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How one non-profit is seeking to proactively prevent human trafficking

April 17, 2018 8:08 am by: Category: News 5 Comments A+ / A-

By Connor Reilly | gargoyle@flagler.edu

Human trafficking, an international black market enterprise, reaches outside the borders of the United States as well as within. Non-profits, large and small, oftentimes help combat the sale of individuals by tasking survivors to dwell on their experiences to move past them. But how can organizations proactively prevent the sale of individuals outside of their reach?

Her Future Coalition, a St. Augustine, Florida based non-profit with shelter and outreach programs in Nepal, India and Thailand, founded by Sarah Symons and her husband John Berger tackles the extensive issue of human trafficking by not only reaching out to survivors, but also reaching out to ‘at-risk’ individuals in hopes of preventing the sale of persons in the first place.

“Our mission is to give people who have either been trafficked or are at very high risk, the tools to be slavery-proof. So to get them out of trafficking is obviously step number one, but then we’re not just going to keep rescuing people, or having those people (rescued) still remain vulnerable. We have to address the vulnerabilities … not only will that person not be trafficked again, but their children won’t be trafficked and they can become a safety net to help other people in the community see what’s going on. Then they become a line of defense,” Symons said.

Recently-hired intern for Her Future Coalition and Flagler College International Studies major, Asya Gerards, praises the unique and personalized regimen the non-profit incorporates while helping survivors abroad.

“Instead of focusing on PTSD, the non-profit really focuses on recovery as opposed to dwelling on the traumatic experience. They believe that it’s better to look forward than stay in the past, create personal goals and accomplish them, such as starting or finishing education, finding housing, or learning a new trade,” Gerards said.

Although human trafficking takes place on a massive scale, Symons notes the reasons as to why countries aren’t taking a greater stand against is because those victimized often come from lower standing classes, deeming them invisible to society and ‘otherizing’ them from every day life.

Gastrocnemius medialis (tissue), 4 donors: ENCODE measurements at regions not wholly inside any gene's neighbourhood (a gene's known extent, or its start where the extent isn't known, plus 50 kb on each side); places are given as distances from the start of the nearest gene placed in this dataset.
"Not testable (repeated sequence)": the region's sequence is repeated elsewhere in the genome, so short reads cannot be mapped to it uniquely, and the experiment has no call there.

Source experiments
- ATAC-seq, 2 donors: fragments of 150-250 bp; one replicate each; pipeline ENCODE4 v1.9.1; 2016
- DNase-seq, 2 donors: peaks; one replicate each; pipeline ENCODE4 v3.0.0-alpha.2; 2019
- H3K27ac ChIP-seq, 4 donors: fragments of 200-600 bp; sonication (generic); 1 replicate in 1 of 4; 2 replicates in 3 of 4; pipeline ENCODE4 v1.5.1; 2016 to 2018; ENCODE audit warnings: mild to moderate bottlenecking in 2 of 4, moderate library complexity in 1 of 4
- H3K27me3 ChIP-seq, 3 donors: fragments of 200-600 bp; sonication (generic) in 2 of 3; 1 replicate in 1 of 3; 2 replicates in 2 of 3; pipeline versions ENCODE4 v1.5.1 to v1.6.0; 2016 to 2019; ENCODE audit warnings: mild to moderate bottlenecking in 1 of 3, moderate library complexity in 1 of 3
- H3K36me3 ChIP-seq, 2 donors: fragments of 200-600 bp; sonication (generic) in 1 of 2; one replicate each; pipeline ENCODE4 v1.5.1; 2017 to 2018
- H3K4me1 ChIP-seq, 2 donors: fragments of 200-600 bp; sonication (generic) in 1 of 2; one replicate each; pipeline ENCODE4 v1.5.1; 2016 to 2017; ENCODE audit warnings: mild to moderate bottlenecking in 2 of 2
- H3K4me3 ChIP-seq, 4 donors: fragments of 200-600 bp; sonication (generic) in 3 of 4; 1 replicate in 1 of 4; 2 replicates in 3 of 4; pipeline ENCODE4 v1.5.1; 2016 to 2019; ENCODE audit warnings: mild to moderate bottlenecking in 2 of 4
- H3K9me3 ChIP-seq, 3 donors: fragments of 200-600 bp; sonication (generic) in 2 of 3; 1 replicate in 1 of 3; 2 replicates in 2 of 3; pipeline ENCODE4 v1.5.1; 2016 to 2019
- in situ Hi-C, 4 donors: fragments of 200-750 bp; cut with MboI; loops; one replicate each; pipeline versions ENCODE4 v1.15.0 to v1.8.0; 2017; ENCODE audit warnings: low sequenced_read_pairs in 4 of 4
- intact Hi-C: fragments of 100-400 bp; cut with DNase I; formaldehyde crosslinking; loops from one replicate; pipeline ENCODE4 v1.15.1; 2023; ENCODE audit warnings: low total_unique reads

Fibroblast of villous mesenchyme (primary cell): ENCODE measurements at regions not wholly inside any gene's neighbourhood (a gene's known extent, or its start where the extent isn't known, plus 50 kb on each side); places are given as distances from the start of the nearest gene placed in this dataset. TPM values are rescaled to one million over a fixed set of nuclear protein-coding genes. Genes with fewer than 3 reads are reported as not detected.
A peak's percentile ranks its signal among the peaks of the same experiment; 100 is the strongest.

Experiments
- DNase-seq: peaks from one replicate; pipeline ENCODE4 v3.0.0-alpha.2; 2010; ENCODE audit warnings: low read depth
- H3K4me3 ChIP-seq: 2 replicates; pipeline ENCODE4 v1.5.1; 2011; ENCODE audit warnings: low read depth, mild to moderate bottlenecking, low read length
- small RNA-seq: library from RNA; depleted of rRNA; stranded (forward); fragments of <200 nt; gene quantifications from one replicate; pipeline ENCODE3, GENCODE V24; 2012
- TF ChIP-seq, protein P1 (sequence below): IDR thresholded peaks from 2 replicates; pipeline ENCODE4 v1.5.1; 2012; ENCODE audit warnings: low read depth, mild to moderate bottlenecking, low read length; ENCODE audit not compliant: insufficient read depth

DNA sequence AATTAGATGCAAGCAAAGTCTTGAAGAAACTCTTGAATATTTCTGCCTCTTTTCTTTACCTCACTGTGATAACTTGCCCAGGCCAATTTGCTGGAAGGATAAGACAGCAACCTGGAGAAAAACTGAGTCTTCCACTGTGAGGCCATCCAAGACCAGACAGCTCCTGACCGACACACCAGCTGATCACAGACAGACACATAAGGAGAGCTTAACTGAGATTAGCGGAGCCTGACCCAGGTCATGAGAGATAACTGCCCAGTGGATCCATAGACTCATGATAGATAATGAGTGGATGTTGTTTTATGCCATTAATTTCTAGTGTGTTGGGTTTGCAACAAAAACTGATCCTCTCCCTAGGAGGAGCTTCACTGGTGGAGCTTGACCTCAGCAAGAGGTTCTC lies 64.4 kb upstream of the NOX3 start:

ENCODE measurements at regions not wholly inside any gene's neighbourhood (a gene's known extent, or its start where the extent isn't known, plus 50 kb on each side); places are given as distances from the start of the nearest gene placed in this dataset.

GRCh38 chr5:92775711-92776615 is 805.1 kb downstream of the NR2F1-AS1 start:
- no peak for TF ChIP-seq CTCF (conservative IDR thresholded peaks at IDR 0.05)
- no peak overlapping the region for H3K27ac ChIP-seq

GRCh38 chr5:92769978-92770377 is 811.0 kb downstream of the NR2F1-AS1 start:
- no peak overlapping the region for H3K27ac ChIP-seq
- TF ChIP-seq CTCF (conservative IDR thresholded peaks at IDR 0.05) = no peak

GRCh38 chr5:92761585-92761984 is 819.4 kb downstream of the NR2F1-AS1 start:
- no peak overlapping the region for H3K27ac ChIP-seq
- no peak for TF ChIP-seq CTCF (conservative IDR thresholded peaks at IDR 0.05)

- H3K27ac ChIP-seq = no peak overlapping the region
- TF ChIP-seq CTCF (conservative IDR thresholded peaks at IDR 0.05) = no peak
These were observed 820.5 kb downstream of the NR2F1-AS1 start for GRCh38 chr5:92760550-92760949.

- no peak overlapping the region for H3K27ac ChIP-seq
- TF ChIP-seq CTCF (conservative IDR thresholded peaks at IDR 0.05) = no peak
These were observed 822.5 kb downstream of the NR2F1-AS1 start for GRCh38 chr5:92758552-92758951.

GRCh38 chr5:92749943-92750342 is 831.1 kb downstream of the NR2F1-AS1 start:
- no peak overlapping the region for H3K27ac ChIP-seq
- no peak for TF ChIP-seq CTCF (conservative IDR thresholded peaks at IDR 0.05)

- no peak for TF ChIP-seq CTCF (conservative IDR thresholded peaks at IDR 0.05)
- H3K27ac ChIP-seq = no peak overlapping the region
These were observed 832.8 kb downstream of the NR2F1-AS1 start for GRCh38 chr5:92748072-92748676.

“The driving factors I would say, are poverty, the low status of women and other marginalized groups like gay men … also the low status of certain tribal groups where people are ‘otherized’. When you put those two factors together, extreme poverty and this ‘otherization’, I feel like you have an opportunity for trafficking to take place,” Symons said.

Another one of the unique ways Her Future Coalition strives to make those victimized and those at-risk of human trafficking is to help individuals move away from either there experience or what their social class deems them to be. This coaxes victimized and at-risk individuals to have the realization that education, employment and self-sustainability are achievable goals.

“Certainly in India and Nepal, caste is a huge factor driving it, and it very directly correlates with those of a much lower class being enslaved at a higher level. Other countries don’t have a formal caste system like Thailand or The United States and in those cases it’s kind of like, the poor, kids of color, LGBTQ, tribal groups; groups that are already struggling, marginalized and seen as the other are trafficked at a much higher rate,” Symons said.

Since Her Future Coalition is such a small non-profit, proactivity in the countries they work in is a necessity. Regardless, this proactive outreach is a method not often utilized by other non-profits, especially the larger organizations. Needless to say, the larger organizations play a huge role in spreading awareness, still Symons believes smaller non-profits such as her own excel in the sense that they can immerse themselves within certain communities, providing a personalized experience for survivors of human trafficking.

“I think that in terms of actually empowering people and rebuilding lives, smaller non-profits probably have an advantage because it’s intensive work … trying to rebuild a person’s self-esteem, it’s not even rebuilding, they didn’t have one, they felt like zero. You’re trying to build something out there and address the physical health issues and the mental health issues and find a job. It’s really intensive work, and I think smaller non-profits and smaller agencies probably have an advantage with providing that kind of intensity; but, for bringing awareness to large groups of people and prevention and putting in place education programs, things that are straight forward and simple, I think larger non-profits have a good role to play as well,” Symons said.

Although Symons believes today’s world human trafficking must be combatted by all means available, Her Future Coalition acts as an example as to how non-profit organizations strive to combat the international black market enterprise through offensive tactics such as proactively educating individuals to be ‘safety-nets,’ in hopes of preventing future generations from becoming victimized.

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How one non-profit is seeking to proactively prevent human trafficking Reviewed by on . By Connor Reilly | gargoyle@flagler.edu Human trafficking, an international black market enterprise, reaches outside the borders of the United States as well as By Connor Reilly | gargoyle@flagler.edu Human trafficking, an international black market enterprise, reaches outside the borders of the United States as well as Rating: 0

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